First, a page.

Next, Sarah asked the panelists “How can you integrate behavior change and employee engagement across the organization while avoiding “whiplash” from disjointed but related corporate initiatives?” Atlanta explained how HR is a valued partner to the CSR efforts of her team, including CSR training for employees during on-boarding. Olga emphasized how her team at Abt Associates avoids using “sustainability” when describing or labeling initiatives, and instead focuses on the co-benefits for programs in order to increase sustainability employee engagement.

Generational gaps and cultural opportunities

Two final questions focused on how the panelists recommend catering to different generations in order to increase their engagement and engaging employees in different cultures around the world. Mark from EMC recommends “meeting people where they are,” and leveraging differing passions of different age groups. For example, Millennials may be really interested in volunteering for the environment, whereas Boomers may be more likely to donate to a great cause as a form of philanthropic investing. Conversely, Timberland offers skill-based volunteering and each service event offers a variety of tasks available depending on different employee desires and abilities for involvement.

When it comes to engaging employees around the world who work and live in different cultures, Atlanta shared Timberland’s philosophy of adapting initiatives to different regions to ensure they are culturally relevant. For example, for their stores in Japan, volunteering to the extent of their American counterparts didn’t make as much logistical or cultural sense. Instead, one of the company’s global stewards (a leadership program with a focus on CSR) suggested that during shift lulls and free time, Japanese store employees could fold origami cranes and donate them to charity (it is tradition to gift someone with 1,000 paper cranes as a sign of good luck). Also, in one of their South American factories, an employee suggested having a competition to write and sing a merengue song focused on the organization’s CSR values since latin music is frequently played and favored by employees.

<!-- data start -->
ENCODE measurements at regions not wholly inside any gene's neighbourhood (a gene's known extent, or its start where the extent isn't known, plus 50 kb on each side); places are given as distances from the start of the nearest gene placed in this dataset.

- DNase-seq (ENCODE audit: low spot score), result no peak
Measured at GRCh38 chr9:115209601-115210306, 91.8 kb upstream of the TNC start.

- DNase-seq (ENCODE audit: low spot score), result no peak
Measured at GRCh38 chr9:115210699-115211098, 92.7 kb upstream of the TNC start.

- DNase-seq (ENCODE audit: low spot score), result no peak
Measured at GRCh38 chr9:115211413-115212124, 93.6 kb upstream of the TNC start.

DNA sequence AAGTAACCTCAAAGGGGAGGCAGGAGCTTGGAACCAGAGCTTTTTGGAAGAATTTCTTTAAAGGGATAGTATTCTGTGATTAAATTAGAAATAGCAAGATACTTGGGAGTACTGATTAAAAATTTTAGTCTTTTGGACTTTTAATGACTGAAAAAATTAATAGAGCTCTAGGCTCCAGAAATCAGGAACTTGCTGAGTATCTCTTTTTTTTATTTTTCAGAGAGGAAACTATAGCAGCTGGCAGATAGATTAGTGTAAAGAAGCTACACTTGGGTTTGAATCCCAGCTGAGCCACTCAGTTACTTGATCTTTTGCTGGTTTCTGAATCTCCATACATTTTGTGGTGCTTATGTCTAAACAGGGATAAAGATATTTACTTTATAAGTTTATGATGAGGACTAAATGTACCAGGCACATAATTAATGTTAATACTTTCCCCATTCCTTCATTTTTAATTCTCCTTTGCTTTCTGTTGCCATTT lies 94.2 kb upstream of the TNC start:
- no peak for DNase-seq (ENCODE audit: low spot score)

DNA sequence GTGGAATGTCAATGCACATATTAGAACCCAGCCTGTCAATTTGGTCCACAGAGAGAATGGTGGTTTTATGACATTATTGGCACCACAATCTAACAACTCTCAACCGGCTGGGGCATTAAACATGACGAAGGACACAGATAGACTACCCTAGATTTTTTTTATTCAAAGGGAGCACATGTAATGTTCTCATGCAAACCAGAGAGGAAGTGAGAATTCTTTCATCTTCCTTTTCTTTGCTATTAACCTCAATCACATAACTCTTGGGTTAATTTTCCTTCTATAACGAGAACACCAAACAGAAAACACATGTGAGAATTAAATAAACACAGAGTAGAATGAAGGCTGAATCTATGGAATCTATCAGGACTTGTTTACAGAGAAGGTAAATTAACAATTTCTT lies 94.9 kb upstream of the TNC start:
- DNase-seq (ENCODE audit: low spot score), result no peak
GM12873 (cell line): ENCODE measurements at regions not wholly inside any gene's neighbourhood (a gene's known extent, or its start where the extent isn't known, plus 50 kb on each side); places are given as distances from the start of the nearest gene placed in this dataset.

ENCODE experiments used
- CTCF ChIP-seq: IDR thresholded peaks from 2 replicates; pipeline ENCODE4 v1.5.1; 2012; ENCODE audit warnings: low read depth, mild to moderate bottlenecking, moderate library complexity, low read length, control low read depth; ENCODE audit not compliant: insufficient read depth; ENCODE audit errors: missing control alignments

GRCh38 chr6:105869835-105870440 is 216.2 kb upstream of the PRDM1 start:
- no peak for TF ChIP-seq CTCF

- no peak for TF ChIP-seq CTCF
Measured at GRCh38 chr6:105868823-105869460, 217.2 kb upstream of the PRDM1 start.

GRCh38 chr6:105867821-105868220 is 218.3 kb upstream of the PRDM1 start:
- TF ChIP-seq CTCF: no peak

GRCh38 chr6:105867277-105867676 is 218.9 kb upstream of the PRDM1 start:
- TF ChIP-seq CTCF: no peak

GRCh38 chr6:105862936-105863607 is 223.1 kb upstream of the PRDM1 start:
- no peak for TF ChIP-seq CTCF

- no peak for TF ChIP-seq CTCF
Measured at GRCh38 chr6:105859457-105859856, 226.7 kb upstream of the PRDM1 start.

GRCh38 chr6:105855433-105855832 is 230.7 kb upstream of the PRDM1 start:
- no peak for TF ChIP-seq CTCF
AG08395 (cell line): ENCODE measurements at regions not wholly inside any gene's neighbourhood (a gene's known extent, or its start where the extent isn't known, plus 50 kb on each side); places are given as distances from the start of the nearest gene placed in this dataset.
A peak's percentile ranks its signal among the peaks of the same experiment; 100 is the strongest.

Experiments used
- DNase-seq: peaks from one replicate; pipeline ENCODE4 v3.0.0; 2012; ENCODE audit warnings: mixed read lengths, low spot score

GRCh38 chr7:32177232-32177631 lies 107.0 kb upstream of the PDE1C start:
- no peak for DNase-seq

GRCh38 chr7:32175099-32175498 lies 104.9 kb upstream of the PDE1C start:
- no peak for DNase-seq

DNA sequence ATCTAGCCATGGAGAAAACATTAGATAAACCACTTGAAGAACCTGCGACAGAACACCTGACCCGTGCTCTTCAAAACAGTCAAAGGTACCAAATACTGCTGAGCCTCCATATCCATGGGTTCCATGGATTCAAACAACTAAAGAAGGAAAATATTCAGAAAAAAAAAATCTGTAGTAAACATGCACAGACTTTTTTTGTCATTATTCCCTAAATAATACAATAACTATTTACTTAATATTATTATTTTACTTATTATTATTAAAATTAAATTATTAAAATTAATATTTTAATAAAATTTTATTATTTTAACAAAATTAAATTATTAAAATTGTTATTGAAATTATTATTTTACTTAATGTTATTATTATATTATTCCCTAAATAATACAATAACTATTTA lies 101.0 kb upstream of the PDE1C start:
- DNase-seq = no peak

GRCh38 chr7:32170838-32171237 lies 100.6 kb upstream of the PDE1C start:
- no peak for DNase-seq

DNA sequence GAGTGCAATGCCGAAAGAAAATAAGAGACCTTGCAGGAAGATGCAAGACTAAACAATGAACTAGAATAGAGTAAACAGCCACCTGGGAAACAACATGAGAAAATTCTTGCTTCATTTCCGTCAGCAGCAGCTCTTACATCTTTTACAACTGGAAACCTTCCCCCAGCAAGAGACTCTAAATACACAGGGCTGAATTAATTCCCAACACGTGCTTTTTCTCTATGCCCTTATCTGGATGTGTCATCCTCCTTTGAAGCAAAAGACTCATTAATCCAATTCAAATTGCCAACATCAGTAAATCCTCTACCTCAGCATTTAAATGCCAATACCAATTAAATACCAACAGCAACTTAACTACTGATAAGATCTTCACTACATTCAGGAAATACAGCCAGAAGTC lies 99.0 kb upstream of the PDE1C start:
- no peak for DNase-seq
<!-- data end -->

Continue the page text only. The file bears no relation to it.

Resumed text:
These examples offer just a few ideas of how leading organizations can successfully strategize for and run successful sustainability and CSR engagement. Program execution can and will vary from company to company, however the intention should be the same: positive impact and positive experience for employees.